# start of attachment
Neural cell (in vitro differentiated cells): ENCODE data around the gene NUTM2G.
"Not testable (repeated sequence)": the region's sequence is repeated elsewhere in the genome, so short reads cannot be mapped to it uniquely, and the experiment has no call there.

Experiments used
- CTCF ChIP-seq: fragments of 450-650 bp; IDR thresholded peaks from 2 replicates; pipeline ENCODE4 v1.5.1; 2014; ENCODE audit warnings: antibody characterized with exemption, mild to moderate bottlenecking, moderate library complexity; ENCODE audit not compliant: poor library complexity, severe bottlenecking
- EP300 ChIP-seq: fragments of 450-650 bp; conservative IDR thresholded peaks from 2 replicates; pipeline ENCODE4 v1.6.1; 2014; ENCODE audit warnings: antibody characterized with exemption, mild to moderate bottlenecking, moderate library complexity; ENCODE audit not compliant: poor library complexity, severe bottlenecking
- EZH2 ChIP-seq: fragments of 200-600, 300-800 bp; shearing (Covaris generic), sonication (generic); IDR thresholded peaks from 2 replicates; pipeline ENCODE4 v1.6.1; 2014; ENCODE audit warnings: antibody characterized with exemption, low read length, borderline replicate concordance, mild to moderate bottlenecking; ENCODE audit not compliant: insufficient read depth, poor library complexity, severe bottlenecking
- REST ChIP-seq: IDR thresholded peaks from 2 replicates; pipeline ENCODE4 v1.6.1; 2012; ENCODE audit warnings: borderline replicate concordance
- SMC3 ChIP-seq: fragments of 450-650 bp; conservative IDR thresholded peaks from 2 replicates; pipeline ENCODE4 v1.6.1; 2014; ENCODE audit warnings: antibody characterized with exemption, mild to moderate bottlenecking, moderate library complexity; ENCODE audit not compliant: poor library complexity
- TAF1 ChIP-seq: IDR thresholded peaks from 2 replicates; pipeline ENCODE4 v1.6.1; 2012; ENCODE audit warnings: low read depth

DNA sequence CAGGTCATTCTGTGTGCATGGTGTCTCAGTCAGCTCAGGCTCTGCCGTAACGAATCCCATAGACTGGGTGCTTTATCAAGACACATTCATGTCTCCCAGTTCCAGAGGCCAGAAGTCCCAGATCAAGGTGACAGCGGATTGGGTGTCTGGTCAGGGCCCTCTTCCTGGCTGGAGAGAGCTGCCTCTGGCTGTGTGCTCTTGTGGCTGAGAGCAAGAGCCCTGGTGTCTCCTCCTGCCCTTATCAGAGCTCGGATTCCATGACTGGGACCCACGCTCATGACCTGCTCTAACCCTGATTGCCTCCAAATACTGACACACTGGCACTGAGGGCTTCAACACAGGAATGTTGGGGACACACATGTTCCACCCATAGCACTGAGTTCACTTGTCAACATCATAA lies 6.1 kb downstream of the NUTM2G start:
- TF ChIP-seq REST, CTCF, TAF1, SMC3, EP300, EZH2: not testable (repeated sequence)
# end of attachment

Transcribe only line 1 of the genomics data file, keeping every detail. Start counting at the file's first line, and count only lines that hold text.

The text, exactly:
Neural cell (in vitro differentiated cells): ENCODE data around the gene NUTM2G.